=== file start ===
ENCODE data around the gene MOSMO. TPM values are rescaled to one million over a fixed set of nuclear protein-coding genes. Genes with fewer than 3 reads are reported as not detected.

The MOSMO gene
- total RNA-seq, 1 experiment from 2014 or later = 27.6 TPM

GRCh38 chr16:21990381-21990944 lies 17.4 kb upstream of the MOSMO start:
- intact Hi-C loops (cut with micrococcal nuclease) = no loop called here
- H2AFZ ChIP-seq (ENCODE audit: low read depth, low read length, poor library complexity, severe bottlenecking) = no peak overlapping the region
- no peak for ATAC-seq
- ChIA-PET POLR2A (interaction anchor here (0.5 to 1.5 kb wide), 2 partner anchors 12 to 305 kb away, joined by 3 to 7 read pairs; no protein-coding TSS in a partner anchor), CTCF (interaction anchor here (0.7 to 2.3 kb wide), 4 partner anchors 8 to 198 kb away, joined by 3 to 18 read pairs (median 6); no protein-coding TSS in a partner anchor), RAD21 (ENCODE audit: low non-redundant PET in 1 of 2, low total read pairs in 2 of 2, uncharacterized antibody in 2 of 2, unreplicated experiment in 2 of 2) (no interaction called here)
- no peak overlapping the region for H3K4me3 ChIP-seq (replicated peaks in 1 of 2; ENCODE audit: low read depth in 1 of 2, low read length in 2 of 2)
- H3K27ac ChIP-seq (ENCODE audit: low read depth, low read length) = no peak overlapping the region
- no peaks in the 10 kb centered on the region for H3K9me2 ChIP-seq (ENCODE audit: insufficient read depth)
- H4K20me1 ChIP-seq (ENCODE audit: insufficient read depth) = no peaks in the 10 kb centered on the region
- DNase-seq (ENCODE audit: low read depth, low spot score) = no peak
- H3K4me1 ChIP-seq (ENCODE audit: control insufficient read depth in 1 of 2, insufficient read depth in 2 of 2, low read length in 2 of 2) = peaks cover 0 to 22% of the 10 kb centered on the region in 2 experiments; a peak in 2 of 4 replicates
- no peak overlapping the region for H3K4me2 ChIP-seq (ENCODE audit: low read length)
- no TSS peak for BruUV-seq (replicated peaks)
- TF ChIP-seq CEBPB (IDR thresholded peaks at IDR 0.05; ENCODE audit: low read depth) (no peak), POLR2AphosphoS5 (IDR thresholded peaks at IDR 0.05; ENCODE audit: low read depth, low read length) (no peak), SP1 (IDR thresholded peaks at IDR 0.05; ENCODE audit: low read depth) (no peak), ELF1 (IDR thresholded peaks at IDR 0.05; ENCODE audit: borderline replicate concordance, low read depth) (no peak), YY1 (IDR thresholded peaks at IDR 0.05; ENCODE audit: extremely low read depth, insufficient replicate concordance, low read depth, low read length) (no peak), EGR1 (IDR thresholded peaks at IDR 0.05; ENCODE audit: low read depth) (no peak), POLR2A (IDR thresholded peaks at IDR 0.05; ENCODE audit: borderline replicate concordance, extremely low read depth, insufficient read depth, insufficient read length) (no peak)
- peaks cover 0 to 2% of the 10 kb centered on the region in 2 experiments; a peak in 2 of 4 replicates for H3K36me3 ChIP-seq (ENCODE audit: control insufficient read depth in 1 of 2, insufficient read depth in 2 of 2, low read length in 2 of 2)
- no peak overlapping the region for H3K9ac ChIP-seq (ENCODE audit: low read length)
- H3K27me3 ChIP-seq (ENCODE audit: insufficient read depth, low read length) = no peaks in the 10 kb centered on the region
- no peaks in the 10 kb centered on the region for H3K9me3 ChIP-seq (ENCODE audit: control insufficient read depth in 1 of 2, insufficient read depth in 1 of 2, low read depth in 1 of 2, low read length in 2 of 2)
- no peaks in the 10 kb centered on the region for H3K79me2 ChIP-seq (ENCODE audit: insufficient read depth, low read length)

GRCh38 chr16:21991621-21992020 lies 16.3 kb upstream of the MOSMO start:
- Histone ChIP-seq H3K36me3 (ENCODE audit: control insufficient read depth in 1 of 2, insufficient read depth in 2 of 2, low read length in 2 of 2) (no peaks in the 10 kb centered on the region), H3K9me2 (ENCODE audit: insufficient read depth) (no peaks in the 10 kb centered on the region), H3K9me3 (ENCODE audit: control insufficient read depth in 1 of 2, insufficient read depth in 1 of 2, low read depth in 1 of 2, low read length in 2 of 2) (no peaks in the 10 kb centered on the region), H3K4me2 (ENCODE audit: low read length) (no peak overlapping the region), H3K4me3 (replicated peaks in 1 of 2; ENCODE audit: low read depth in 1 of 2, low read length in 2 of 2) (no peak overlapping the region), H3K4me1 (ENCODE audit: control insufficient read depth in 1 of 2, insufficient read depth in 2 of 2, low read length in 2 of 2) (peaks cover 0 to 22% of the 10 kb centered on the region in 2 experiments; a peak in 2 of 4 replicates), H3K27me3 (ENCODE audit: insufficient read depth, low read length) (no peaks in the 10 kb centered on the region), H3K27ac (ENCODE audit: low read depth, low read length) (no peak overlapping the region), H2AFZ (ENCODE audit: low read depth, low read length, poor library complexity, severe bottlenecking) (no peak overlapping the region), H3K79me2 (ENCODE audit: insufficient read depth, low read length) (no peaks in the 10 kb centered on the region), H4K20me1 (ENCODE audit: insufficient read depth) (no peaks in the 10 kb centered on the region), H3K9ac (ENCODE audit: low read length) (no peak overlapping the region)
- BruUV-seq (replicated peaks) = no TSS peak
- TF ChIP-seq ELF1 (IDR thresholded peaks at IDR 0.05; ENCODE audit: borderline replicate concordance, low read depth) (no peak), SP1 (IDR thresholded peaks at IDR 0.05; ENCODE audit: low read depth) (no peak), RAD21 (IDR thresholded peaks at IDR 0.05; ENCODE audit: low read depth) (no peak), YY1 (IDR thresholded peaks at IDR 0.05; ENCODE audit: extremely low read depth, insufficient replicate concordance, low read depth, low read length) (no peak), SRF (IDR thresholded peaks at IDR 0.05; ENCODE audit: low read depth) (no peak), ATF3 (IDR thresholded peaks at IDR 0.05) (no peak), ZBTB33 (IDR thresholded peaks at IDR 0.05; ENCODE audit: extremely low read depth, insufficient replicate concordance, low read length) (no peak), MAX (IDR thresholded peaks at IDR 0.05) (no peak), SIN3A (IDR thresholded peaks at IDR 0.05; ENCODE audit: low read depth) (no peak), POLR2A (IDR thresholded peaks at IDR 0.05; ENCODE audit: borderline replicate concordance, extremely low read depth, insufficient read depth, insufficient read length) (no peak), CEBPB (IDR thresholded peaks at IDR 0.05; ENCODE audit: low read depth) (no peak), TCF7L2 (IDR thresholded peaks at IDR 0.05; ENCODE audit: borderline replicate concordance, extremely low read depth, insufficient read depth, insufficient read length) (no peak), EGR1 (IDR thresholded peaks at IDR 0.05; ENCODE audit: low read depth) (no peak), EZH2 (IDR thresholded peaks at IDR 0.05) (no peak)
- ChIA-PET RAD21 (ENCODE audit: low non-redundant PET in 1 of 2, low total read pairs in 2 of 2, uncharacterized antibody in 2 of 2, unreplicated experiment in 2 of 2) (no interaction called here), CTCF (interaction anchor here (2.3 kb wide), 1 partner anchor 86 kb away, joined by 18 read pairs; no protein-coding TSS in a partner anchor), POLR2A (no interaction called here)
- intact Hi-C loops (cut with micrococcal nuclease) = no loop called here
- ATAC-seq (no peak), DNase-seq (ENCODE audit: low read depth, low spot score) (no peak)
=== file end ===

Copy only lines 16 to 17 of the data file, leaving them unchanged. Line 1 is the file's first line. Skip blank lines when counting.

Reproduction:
- no TSS peak for BruUV-seq (replicated peaks)
- TF ChIP-seq CEBPB (IDR thresholded peaks at IDR 0.05; ENCODE audit: low read depth) (no peak), POLR2AphosphoS5 (IDR thresholded peaks at IDR 0.05; ENCODE audit: low read depth, low read length) (no peak), SP1 (IDR thresholded peaks at IDR 0.05; ENCODE audit: low read depth) (no peak), ELF1 (IDR thresholded peaks at IDR 0.05; ENCODE audit: borderline replicate concordance, low read depth) (no peak), YY1 (IDR thresholded peaks at IDR 0.05; ENCODE audit: extremely low read depth, insufficient replicate concordance, low read depth, low read length) (no peak), EGR1 (IDR thresholded peaks at IDR 0.05; ENCODE audit: low read depth) (no peak), POLR2A (IDR thresholded peaks at IDR 0.05; ENCODE audit: borderline replicate concordance, extremely low read depth, insufficient read depth, insufficient read length) (no peak)